In New York, Pascal Terrier — an 18-year-old Eagle Scout with an excellent record — has become the first openly gay adult to be hired as a staff member at a Boy Scout camp. Despite the Boy Scout of America’s ban on LGBT adult serving as leaders, Terrier submitted an application for a summer camp leadership position. After reviewing Terrier’s merits, and with full knowledge of his sexuality, the New York BSA chapter elected to hire Terrier, effectively making him the first openly gay adult member in the group’s history and potentially setting the stage for a conflict over their anti-gay policy.
Following much protest, the Boy Scouts of America announced in 2013 that they would allow openly gay youth scouts. While progressive, the amendment only granted membership to gay scouts under the age of 18, a compromise that seemingly left both sides dissatisfied. While many demanded equality for all scouts, regardless of orientation or age, an equal number fought for the ban on all gay members to continue.
The rules regarding membership on the official Boy Scouts of America website still include the following clause:
“While the BSA does not proactively inquire about sexual orientation of employees, volunteers, or members, we do not grant membership to individuals who are open or avowed homosexuals or who engage in behavior that would become a distraction to the mission of the BSA.”
The Boy Scouts of America’s national leadership has not officially responded to the news of Tessier’s hiring, but the move stands as a direct challenge to their membership rule, and will likely provoke a official response. The next steps made by the BSA will define the group’s position and could go one of three ways:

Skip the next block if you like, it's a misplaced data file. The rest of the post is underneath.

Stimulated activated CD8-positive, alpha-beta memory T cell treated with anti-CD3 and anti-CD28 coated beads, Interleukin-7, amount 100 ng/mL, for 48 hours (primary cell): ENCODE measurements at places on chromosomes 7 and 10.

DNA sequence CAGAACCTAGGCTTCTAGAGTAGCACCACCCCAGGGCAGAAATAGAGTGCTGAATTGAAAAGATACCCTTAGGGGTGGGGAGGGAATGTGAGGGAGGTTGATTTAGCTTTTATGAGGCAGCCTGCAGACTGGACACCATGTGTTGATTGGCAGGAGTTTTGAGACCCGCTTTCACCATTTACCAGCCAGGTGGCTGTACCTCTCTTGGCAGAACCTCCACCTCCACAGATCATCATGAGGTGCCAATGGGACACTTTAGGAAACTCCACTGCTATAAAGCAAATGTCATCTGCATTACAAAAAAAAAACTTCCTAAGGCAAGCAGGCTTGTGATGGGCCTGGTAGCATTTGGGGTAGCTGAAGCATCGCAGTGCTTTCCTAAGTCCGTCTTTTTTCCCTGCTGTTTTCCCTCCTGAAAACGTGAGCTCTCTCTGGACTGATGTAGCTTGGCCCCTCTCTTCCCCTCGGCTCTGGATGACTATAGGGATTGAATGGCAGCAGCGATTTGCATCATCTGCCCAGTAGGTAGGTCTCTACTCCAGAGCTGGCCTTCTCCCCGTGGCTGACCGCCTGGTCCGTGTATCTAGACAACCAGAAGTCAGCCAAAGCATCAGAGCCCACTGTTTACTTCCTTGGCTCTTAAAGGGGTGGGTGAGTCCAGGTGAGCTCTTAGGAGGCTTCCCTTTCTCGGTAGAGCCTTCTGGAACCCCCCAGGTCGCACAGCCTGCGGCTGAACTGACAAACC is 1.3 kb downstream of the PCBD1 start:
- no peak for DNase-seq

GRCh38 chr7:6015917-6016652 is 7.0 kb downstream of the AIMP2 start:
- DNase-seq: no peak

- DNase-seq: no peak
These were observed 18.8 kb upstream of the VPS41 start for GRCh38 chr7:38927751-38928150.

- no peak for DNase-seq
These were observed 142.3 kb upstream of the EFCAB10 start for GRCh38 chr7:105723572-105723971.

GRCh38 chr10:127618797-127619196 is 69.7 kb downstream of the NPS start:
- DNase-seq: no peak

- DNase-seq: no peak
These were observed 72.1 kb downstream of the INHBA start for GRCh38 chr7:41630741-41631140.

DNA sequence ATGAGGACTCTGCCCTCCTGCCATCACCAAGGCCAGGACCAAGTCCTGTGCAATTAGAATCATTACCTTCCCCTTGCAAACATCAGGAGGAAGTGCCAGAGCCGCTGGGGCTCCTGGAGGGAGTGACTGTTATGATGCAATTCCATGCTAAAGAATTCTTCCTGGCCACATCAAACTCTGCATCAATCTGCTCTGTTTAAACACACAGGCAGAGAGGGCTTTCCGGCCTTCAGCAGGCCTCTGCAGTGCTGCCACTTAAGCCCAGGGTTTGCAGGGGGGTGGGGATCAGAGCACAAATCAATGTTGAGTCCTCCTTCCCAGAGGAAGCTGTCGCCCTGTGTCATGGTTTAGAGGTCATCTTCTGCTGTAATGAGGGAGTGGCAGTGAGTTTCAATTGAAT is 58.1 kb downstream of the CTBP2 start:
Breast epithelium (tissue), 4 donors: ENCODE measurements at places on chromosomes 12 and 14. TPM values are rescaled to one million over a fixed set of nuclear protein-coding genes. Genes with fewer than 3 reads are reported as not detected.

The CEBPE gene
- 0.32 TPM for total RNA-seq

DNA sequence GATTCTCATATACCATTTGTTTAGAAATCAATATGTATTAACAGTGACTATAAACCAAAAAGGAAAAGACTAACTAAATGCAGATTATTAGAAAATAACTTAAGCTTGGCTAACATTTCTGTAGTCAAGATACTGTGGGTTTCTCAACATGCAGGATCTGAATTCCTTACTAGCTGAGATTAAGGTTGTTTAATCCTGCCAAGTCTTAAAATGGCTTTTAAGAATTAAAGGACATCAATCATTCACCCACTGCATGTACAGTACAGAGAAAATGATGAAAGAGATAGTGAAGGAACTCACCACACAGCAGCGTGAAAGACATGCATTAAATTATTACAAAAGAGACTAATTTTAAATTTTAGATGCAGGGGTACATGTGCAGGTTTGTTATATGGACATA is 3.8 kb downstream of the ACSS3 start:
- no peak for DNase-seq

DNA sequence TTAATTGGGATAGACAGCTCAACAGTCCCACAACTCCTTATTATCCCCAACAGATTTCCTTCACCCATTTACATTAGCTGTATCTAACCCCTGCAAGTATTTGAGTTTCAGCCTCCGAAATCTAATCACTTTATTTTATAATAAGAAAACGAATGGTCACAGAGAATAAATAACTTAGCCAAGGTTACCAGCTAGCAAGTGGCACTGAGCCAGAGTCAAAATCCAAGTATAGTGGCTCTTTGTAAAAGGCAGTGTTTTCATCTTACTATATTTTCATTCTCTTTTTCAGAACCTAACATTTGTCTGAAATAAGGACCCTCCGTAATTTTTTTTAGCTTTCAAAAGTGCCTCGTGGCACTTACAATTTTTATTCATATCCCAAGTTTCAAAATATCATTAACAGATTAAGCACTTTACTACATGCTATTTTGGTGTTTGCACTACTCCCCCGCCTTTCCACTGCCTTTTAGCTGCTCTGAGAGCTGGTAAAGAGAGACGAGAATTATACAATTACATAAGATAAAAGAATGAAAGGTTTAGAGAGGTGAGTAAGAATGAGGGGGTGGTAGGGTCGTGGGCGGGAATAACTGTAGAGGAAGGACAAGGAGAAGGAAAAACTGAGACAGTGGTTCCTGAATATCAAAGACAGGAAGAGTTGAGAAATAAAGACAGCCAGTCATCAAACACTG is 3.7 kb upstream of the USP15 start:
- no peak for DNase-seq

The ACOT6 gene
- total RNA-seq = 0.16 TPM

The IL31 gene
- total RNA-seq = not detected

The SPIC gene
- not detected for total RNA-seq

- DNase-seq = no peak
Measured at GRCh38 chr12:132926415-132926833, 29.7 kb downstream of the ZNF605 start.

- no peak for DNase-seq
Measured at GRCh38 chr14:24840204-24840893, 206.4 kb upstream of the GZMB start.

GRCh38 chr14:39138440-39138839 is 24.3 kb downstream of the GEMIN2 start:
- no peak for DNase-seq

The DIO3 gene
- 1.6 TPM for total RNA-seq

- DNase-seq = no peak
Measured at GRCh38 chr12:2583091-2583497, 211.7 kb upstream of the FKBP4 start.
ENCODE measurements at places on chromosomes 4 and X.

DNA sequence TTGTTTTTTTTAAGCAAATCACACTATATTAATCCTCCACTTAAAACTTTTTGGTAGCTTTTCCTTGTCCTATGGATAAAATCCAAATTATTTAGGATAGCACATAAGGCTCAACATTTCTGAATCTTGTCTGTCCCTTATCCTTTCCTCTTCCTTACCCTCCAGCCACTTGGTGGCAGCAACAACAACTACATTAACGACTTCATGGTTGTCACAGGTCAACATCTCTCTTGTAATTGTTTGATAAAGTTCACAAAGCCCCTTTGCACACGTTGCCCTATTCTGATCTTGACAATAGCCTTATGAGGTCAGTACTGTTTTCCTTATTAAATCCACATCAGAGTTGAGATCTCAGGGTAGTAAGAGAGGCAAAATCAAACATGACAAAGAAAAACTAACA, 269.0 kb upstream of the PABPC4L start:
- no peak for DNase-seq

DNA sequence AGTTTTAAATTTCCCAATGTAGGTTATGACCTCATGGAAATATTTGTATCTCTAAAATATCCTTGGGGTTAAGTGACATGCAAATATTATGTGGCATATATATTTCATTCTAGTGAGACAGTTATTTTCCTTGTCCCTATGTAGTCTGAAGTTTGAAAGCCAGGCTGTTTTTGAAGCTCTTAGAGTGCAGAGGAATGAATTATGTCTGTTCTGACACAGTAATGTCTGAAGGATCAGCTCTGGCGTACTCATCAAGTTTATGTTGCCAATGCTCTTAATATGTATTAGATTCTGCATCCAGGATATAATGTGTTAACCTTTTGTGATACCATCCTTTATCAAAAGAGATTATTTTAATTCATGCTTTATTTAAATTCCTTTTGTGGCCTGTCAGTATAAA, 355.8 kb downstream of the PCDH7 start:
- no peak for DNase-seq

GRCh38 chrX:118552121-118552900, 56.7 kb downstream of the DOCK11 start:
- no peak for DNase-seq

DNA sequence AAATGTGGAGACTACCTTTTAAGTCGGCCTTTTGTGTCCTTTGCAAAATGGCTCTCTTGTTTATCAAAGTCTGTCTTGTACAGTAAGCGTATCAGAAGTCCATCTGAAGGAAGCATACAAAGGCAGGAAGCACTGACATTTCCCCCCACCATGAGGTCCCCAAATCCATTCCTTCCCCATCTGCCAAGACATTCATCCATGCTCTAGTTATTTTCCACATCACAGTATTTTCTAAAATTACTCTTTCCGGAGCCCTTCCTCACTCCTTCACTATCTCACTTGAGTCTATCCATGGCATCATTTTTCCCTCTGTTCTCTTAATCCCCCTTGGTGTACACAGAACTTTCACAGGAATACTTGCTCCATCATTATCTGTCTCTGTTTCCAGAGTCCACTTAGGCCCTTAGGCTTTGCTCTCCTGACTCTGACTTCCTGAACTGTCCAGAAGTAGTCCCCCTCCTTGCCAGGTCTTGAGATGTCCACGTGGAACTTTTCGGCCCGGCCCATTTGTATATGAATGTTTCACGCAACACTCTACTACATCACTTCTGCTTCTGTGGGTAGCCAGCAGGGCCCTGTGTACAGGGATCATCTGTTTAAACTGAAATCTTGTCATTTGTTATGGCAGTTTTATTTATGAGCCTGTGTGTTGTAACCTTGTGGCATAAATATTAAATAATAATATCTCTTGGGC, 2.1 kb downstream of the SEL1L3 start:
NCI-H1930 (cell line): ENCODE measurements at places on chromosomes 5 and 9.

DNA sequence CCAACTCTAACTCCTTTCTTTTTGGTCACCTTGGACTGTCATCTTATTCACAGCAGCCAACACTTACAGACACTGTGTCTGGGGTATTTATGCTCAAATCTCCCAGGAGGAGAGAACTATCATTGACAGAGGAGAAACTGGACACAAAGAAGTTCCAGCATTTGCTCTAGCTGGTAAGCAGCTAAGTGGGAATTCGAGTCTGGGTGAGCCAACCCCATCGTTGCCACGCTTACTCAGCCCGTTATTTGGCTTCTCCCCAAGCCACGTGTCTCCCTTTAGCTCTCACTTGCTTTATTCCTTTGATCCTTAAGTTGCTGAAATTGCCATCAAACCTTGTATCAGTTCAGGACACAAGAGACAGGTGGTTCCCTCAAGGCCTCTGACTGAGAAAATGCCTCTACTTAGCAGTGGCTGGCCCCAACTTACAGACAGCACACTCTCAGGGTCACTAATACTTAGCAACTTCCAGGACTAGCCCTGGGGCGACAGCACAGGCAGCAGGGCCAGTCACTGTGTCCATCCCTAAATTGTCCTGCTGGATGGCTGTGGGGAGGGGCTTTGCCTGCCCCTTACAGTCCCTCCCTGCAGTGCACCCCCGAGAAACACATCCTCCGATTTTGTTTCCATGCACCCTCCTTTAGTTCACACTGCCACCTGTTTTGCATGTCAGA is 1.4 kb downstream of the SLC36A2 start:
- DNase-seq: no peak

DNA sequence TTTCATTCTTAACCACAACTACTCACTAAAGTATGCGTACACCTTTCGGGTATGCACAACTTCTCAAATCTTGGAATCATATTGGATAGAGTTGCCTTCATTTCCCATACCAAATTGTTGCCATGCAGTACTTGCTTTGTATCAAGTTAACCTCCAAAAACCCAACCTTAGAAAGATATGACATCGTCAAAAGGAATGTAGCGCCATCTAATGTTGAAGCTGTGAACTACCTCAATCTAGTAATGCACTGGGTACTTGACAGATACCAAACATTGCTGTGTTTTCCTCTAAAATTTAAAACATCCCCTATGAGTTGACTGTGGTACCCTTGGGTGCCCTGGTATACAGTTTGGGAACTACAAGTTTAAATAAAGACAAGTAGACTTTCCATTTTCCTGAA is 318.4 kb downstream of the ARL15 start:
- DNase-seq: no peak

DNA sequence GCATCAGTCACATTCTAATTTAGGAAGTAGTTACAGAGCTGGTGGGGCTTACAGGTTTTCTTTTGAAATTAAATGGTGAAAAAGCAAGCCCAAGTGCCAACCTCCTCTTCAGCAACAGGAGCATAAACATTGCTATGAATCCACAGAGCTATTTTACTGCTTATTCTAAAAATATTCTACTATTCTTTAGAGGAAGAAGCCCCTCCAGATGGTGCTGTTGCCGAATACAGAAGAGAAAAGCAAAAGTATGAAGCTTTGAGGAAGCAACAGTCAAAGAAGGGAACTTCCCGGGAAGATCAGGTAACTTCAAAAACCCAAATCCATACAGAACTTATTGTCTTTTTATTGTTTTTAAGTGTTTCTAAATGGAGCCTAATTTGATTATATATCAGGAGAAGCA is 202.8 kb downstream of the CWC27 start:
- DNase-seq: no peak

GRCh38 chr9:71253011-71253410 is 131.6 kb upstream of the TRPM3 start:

- The BSA could reject Tessier’s hiring, fire him, and reinforce their position banning LGBT adult members.
- The BSA could celebrate Tessier’s hiring and amend their membership rules to allow LGBT adult members.
- The BSA could not respond to Tessier’s hiring, passively tolerating it but not expressly amending the rules of membership to allow such future hires.
Whichever path the BSA leadership chooses, there will likely be public outrage and celebration. One thing however can be agreed upon by all parties: Tessier’s record. The New York chapter deemed the18-year old Eagle Scout as “highly qualified.” He comes from a family of scouts, and his older brother is also a gay scout who had to leave the Scouts at 18 because of his sexual orientation.
At the center of this national conversation is the “Scout Law,” the list of moral principles that BSA members must respect and obey, and which have guided the BSA since Scouting for Boys was first published in 1908. As they consider their next move, we can only hope the BSA pays special attention to Rule #4 of the Scout Law:
“A scout is a friend to all, and a brother to every other scout, no matter to what social class the other belongs.”
Boy Scouts LGBTQ rights USA